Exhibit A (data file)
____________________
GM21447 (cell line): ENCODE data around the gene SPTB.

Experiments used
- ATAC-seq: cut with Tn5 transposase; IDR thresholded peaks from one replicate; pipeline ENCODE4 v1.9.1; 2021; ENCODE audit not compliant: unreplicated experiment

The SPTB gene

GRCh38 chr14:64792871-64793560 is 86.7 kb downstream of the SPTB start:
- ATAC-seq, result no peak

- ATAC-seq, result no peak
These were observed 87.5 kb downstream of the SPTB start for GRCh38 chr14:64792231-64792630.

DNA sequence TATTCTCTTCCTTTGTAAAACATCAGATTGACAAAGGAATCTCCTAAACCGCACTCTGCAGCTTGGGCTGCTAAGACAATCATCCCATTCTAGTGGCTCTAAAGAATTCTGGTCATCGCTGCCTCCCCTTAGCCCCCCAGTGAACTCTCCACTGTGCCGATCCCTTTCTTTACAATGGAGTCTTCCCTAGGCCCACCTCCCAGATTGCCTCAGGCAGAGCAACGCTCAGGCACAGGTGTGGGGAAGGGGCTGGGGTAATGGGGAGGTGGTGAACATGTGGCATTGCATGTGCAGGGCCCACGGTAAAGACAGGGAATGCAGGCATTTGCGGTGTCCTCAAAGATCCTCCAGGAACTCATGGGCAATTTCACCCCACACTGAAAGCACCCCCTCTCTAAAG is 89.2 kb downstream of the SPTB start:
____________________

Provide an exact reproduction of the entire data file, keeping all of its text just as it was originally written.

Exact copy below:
GM21447 (cell line): ENCODE data around the gene SPTB.

Experiments used
- ATAC-seq: cut with Tn5 transposase; IDR thresholded peaks from one replicate; pipeline ENCODE4 v1.9.1; 2021; ENCODE audit not compliant: unreplicated experiment

The SPTB gene

GRCh38 chr14:64792871-64793560 is 86.7 kb downstream of the SPTB start:
- ATAC-seq, result no peak

- ATAC-seq, result no peak
These were observed 87.5 kb downstream of the SPTB start for GRCh38 chr14:64792231-64792630.

DNA sequence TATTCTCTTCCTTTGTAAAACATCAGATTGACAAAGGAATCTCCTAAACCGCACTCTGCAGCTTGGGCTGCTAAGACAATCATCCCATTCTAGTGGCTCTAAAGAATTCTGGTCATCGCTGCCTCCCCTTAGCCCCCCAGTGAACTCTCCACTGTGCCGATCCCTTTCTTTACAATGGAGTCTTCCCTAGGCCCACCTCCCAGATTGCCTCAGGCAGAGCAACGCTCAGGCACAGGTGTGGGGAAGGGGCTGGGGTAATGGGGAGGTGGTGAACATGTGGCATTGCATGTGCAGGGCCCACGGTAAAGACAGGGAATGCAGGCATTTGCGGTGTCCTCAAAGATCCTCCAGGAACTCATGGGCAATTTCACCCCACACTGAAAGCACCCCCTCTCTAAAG is 89.2 kb downstream of the SPTB start: